Most helpful critical review
13 of 15 people found the following review helpful
Georgia Peaches and Dr Pepper
on August 30, 2007
For members of any scene, there will always be "that band" that, upon first listen, not only catches your ear, but earns your devotion as well. They become your little secret and you rue the day they go mainstream because you know it's inevitable. Case in point: Cartel.
In late 2005, Cartel released their full-length debut, Chroma, an album full of sure-fire hits that never were. So how does a band follow up their masterpiece that went relatively unnoticed? Easy--they grab a major label, along with a ton of Dr. Pepper and KFC, move into a bubble for 20 days, and document the process. With such a prime music-making habitat and fine nourishment, would Cartel finally showcase their true potential to the masses? Hertz would have been a more appropriate sponsor for their show, because the answer is "not exactly."
Kicking off "Cartel" in a peculiar manner is "The Best," an eerie track about love and coping. Vocalist Will Pugh wastes no time showcasing his heavenly voice, accompanied only by Joseph Pepper's (no relation to the Dr.) entrancing guitar. Luckily this intriguing, yet decidedly not pop-punk, sound doesn't last for long.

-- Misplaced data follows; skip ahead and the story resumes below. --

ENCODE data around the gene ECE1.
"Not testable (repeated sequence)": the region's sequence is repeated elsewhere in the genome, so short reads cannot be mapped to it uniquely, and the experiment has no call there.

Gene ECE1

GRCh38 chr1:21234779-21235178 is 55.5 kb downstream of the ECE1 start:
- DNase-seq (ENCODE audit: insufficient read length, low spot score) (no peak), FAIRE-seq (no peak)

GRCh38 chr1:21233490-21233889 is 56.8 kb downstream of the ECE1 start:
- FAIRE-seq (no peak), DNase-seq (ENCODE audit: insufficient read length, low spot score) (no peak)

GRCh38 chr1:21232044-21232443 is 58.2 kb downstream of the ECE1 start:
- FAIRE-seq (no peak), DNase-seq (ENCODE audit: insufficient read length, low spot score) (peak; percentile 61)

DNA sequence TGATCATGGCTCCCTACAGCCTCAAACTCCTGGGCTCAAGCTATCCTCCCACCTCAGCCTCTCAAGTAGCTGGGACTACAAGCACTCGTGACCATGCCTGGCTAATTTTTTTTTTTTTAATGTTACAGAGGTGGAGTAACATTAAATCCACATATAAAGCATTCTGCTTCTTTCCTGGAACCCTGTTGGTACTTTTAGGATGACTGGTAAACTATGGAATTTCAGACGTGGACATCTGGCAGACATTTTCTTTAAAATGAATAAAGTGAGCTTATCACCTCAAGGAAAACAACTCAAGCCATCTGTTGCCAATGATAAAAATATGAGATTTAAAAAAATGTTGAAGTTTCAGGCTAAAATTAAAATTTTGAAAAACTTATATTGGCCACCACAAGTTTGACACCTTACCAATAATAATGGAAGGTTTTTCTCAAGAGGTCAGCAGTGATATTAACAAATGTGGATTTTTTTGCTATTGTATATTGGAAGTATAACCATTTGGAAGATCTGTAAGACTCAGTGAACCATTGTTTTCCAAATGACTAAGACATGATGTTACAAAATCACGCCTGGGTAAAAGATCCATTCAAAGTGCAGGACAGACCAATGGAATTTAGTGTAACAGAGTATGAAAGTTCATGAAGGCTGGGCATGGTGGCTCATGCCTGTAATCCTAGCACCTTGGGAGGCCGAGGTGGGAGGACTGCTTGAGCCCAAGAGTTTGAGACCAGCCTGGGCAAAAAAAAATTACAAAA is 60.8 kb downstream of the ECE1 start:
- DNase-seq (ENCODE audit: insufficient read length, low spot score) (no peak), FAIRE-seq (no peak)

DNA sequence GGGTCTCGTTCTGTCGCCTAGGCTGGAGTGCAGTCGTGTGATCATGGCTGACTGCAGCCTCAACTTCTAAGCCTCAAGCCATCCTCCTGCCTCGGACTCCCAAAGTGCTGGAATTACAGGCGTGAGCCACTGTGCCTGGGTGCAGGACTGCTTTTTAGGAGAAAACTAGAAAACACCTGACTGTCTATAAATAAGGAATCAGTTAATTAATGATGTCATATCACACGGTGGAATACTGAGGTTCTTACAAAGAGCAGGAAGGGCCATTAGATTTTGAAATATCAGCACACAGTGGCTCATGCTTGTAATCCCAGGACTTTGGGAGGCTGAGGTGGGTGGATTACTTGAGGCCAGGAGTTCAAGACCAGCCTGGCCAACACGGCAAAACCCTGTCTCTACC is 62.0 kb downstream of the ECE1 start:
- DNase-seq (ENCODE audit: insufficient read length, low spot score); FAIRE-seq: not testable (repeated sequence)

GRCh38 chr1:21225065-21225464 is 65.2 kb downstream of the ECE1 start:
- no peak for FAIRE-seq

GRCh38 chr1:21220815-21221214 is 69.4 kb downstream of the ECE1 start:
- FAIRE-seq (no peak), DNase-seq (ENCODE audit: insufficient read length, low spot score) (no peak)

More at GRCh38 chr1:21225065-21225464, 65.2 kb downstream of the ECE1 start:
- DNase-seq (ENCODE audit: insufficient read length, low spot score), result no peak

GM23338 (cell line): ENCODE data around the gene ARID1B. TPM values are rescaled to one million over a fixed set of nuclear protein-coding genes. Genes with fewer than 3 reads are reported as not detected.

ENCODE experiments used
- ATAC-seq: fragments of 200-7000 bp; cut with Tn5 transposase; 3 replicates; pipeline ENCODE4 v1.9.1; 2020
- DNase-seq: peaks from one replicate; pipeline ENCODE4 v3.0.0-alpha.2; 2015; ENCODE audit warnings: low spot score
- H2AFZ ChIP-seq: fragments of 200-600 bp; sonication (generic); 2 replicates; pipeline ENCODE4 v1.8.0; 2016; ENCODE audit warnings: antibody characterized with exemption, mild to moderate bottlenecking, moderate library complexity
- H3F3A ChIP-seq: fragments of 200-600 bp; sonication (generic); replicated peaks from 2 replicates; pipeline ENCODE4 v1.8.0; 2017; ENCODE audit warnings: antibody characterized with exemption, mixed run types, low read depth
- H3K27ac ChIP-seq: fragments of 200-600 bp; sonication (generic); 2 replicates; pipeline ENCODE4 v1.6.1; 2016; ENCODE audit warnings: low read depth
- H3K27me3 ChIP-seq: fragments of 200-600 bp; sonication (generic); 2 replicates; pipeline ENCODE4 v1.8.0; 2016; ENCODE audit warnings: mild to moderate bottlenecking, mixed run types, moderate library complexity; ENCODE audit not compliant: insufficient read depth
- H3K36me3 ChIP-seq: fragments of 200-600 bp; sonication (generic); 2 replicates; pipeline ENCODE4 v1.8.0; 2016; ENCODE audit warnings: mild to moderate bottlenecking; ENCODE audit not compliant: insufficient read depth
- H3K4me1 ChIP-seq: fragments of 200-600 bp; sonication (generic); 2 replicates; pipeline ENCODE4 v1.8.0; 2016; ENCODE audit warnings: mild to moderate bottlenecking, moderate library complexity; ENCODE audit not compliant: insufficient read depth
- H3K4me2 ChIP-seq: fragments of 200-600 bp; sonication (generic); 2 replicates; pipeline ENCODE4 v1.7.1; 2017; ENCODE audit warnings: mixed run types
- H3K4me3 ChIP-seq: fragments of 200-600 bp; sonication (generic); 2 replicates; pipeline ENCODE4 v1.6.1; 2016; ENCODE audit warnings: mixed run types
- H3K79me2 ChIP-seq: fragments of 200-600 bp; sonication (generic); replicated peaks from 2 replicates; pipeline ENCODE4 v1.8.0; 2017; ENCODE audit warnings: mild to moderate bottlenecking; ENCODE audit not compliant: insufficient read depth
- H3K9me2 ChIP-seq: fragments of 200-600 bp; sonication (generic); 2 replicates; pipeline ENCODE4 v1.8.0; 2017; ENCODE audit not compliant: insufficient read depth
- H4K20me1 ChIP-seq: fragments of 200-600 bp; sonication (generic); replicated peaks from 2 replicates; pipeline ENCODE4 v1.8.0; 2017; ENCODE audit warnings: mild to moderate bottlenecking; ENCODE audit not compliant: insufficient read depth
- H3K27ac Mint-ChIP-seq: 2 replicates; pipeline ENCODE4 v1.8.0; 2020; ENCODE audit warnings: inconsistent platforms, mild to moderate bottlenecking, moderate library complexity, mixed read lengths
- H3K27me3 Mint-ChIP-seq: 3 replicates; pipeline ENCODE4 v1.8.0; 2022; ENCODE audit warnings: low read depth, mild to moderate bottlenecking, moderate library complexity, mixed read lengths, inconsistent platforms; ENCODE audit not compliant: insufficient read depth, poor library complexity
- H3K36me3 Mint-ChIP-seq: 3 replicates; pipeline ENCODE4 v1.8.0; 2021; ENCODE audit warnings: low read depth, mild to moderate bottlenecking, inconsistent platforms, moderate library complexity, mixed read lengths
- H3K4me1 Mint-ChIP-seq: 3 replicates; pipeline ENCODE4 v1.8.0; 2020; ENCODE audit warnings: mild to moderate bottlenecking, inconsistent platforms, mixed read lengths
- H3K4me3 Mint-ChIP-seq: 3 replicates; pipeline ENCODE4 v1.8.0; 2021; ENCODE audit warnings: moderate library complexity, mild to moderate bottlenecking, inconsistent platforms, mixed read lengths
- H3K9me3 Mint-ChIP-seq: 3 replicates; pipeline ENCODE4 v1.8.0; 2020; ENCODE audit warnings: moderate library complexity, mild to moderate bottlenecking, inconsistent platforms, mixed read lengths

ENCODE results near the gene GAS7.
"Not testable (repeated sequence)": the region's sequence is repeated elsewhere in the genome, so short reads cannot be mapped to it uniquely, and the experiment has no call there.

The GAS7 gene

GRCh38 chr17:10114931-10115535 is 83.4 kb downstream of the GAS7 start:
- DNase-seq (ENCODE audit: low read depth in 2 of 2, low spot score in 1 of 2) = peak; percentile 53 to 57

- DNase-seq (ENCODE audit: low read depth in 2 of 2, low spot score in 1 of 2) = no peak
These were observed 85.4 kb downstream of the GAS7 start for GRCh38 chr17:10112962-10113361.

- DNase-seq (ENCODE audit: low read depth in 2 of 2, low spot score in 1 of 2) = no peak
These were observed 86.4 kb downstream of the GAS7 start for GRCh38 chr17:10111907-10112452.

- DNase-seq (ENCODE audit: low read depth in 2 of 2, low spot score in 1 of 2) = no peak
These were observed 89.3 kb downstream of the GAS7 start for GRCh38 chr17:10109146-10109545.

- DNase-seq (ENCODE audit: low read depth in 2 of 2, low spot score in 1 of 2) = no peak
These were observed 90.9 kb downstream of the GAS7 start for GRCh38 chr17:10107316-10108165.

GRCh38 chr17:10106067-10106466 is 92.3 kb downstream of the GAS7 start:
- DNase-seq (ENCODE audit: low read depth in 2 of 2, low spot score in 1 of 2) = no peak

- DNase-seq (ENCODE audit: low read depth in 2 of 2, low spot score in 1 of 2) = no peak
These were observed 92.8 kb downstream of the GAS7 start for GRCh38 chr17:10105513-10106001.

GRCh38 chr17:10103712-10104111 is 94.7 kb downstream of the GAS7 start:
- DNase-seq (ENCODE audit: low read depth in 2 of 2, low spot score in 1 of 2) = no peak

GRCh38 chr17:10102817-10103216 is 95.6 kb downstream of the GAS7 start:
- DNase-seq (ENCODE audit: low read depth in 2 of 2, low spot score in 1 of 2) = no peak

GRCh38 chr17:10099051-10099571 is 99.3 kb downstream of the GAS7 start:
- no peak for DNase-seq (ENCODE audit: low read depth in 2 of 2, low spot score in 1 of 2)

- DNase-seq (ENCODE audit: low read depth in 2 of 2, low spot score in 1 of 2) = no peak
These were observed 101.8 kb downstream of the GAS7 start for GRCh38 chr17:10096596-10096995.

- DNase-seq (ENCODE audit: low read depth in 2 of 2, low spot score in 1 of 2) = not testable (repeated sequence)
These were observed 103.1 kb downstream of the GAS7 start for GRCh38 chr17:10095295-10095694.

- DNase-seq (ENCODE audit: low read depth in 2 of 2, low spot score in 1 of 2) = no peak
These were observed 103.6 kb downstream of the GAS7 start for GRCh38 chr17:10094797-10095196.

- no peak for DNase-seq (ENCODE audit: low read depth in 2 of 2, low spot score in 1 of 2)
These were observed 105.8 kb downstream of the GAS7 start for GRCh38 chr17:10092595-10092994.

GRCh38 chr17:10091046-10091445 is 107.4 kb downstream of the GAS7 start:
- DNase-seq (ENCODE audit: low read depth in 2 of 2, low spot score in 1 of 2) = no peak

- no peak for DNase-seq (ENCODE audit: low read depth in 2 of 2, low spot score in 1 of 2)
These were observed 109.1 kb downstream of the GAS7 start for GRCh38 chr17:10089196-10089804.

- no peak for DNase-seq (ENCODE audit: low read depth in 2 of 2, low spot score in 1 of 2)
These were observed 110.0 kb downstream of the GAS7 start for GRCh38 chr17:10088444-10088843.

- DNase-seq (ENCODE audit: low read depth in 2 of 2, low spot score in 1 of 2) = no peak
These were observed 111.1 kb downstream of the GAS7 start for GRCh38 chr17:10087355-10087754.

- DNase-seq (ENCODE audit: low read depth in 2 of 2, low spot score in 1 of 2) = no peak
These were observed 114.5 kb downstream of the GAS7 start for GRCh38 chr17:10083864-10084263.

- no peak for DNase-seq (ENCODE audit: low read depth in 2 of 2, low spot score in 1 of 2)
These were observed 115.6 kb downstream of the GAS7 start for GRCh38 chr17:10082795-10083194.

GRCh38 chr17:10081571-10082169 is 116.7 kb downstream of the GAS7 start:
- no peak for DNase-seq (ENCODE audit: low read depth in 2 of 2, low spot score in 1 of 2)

"Tonight" and "Lose it" drastically pick up the pace and re-familiarize fans with the classic Cartel sound that infamously lingers in listeners' heads.
The album's fun factor takes a dive with "No Subject (Come With Me)" as it strolls along at an almost painfully leisurely rate. "I Will Hide Myself Away" elevates the tempo and enjoyability with its refreshing sound and lyrics, only to be marred by a seemingly different song that has inexplicably been tacked onto its conclusion. It appears that the unwanted bonus is a continuation and mutilation of the already peculiar introductory track.
As this self-titled disc reaches its core, we're greeted by two of the catchier tracks on the CD. Add the Boys and Girls Choir of Harlem to an up-beat, horn-heavy ballad, and you've got "Wasted," a track that makes wasting life sound absolutely wonderful. This beautifully grim gem is followed by "The Fortunate," a song that's a capella opening and radio-friendly nature is sure to draw Bon Jovi comparisons.
"Hey, don't pay no mind/we are the second you're minutes behind/so you say 'yeah I'm alright'/you are the fortunate all the time," sings Pugh.
The latter half of "Cartel" is composed of slow to mid-tempo ballads, which aren't bad, but are most definitely not the fun, poppy songs that fans have come to expect.
"If I Were to Write This Song," the last official track, is a complete 180-degree switch from any music Cartel has released. It has the bluesy swagger of a Stevie Ray Vaughn song with the addition of an organ's accompaniment, making it sound like the most epic hymnal from the Deep South that never was. A strange but fulfilling end this would have been. However, another seemingly pointless song excerpt has been added, sending the high note that Cartel would have gone out on, right off key.
The asinine Wyclef Jean remix of "Wasted" serves as a bonus track and is one of the oddest combinations this side of Nicole Richie and healthy living. Starting off in a well-to-do manner with its playful Reggae vibe, the song plunges once Wyclef's fragmented and laughably bad anti-war verse kicks in.
And yet, although their self-titled release lacks the fun, anathematic power-pop of Chroma, it does possess a sound that's as sweet as the Georgia peaches that grace its cover, if slightly more bitter.